Medicare has deductibles and co-pays ... lots of them. These deductibles and co-pays change every year, but this is what they look like in 2017:


Day one deductible: $1,316
Days 2-59 co-pays: $0 per day
Days 60-89 co-pays: $329 per day
Days 90-150 co-pays: $658 per day

Skilled Nursing Facility co-pays: $164.50 per day (Maximum 100 days)


Annual deductible: $183
Co-pays after the deductible is met: 20% co-pay of everything WITHOUT LIMIT.


You don't have to be a Mensa member to see that an unexpected illness could cost you a ton of money if you had original Medicare and nothing else.


Medicare supplements (Medigap plans) are private insurance plans, regulated by Medicare, that pay all or part of the aforementioned deductibles and co-pays.

There are eleven different kinds of supplements, identified by letters A to N, each one covering different pieces of those deductibles and co-pays. The most popular plans are Plan F and Plan G since they cover the most.

A Plan F covers ALL of Medicare's deductibles and co-pays. Plan G covers all of them except the Part B annual deductible of $183. Since Plan G has a premium that's $400 per year less than Plan F (on average) it's always the better value.

Here's a little known fact: Because supplements are federally regulated, those with the same letter are identical except for price! They have to cover the exact same things.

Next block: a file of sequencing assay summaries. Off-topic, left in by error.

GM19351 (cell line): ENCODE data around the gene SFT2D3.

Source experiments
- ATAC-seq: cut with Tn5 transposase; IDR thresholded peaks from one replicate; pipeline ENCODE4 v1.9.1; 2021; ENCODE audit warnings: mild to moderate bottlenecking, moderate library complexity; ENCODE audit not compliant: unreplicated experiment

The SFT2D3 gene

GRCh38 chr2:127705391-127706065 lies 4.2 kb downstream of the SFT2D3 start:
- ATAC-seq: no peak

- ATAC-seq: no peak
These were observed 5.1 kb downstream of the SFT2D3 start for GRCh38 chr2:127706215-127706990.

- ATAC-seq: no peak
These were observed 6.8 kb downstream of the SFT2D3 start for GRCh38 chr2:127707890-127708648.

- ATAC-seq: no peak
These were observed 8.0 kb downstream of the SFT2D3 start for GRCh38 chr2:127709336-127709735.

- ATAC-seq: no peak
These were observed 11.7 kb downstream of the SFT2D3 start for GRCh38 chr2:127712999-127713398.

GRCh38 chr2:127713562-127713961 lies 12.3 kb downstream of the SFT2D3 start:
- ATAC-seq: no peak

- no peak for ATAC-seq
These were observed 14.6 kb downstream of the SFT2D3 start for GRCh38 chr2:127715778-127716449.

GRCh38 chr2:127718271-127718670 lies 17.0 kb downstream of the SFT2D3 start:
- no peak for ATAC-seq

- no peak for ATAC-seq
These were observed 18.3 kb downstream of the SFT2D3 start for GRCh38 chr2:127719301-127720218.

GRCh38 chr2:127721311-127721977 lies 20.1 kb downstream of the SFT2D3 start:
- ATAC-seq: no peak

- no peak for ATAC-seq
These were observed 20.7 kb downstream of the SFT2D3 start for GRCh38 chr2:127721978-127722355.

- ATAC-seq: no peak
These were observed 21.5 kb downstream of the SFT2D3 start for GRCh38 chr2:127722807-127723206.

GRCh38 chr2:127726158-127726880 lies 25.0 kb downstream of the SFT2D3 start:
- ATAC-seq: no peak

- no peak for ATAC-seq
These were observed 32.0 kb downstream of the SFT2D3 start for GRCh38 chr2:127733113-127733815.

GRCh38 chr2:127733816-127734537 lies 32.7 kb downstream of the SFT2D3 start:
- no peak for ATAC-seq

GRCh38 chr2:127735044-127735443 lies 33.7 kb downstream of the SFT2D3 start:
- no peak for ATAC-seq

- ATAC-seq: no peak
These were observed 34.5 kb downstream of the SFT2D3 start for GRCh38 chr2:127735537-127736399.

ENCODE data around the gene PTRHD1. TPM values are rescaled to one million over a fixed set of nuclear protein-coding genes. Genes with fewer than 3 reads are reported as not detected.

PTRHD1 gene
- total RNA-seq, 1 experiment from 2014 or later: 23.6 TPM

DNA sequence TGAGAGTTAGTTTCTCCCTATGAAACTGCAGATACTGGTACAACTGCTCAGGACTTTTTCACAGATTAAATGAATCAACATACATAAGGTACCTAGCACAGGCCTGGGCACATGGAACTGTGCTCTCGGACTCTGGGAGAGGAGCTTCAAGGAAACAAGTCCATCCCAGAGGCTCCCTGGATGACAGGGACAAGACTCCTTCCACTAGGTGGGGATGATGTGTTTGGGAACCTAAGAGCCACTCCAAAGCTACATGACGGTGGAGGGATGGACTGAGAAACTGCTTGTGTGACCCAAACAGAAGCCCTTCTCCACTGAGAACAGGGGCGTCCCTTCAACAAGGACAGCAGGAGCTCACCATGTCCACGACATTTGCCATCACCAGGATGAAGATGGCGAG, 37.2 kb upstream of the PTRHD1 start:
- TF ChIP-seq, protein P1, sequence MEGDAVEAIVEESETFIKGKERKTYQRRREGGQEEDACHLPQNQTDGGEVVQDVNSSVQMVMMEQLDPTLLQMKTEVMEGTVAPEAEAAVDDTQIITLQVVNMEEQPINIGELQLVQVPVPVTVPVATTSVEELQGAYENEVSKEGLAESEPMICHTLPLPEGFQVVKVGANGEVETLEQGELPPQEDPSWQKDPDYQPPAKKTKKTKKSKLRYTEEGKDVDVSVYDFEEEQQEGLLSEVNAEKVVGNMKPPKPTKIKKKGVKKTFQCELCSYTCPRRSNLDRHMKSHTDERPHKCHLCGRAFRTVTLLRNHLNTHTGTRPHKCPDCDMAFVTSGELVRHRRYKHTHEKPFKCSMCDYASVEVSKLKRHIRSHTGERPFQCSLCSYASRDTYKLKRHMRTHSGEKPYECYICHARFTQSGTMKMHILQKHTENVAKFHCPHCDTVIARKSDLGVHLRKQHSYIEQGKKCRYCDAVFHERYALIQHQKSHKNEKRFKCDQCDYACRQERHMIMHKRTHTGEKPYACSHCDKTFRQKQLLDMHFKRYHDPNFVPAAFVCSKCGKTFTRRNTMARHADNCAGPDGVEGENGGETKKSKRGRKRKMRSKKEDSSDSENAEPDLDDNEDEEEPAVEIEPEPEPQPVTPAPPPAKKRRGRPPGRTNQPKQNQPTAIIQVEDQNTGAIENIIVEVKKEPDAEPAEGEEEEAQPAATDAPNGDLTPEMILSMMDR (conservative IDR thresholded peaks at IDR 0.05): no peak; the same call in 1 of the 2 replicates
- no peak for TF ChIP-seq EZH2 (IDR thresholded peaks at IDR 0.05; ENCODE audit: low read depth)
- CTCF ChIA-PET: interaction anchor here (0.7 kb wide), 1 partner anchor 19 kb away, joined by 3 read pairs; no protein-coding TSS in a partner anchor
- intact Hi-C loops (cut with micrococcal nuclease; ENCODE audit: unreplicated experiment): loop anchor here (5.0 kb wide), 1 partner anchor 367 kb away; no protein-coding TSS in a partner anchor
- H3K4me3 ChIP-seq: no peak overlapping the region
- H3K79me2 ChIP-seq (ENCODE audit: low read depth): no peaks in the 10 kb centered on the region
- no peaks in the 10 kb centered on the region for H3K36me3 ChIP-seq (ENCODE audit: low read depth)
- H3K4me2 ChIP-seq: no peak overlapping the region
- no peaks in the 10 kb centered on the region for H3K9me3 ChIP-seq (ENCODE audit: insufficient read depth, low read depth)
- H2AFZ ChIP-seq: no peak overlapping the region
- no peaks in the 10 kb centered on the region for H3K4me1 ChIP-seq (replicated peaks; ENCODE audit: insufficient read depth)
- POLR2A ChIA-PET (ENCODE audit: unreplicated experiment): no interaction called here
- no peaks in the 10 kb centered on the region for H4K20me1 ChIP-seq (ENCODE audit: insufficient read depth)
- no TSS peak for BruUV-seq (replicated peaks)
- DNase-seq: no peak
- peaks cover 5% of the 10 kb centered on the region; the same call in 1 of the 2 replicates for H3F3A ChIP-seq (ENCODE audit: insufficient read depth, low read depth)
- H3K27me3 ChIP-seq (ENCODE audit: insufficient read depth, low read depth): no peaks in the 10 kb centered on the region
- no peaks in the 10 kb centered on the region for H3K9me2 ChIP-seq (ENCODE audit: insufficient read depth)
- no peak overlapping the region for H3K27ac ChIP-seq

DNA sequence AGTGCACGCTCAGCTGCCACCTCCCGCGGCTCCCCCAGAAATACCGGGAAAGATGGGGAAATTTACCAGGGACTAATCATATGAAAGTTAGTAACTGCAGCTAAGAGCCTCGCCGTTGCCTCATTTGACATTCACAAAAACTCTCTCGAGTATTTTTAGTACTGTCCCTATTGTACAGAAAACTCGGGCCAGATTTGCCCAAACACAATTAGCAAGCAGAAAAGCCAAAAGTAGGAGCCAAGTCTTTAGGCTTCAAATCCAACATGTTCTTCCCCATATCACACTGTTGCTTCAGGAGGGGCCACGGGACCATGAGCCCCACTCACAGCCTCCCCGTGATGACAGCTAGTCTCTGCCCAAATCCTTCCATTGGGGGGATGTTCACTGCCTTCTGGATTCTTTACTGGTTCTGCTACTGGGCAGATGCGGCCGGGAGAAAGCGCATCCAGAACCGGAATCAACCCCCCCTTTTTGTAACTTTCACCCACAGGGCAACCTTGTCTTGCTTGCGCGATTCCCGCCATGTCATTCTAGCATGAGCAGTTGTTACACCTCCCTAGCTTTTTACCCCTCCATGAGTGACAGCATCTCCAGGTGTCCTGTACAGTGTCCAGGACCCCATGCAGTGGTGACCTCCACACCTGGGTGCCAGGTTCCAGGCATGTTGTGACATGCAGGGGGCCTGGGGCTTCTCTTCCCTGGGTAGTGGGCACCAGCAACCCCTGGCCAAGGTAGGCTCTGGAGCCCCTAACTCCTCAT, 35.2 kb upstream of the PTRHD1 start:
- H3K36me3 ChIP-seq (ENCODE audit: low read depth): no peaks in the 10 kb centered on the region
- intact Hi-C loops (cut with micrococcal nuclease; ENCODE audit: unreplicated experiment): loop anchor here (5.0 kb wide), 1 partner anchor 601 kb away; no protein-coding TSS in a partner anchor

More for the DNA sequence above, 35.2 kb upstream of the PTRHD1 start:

Premiums are based on your age and your zip code. In Frisco, TX, there are at least 26 different companies offering Plan F supplements. The premiums for a 65 year old female range from $120 per month to $369 per month - for the exact same thing!

The least expensive plan is not usually the best value because those are the plans that have the largest renewal increases. If your plan costs $120 per month in year one but jumps to $180 per month in year two, it's no longer a good deal. And if your health is bad, or your medications give the insurance companies a scare, you'll be stuck with that plan and its ever-increasing premiums.


There are some supplement companies that have proven to be reasonably priced and have relatively low annual premium increases.

They are, in alphabetical order: AARP, Aetna and Blue Cross. As those of you who have been to my office know, Aetna has always been the plan that starts out the least expensive of the three and stays that way over the years, so that's usually what I recommend. In addition, if a husband and wife both go on the plan they get a 12% discount.

Once you have a quality supplement, there should be no need to change. They will all have some rate increases each year on your anniversary date, but those increases should be manageable.


If you have a supplement that is NOT priced right, can you do anything about it? Maybe. You can apply for a different supplement any time during the year, but the plan you're applying for will ask you three pages of health questions, review your medications and talk to your doctors. If they don't like what they see, they will decline you and you'll have to stay where you are.


Hope this helps.



Monday, October 9, 2017

Ahhh....America....we have a problem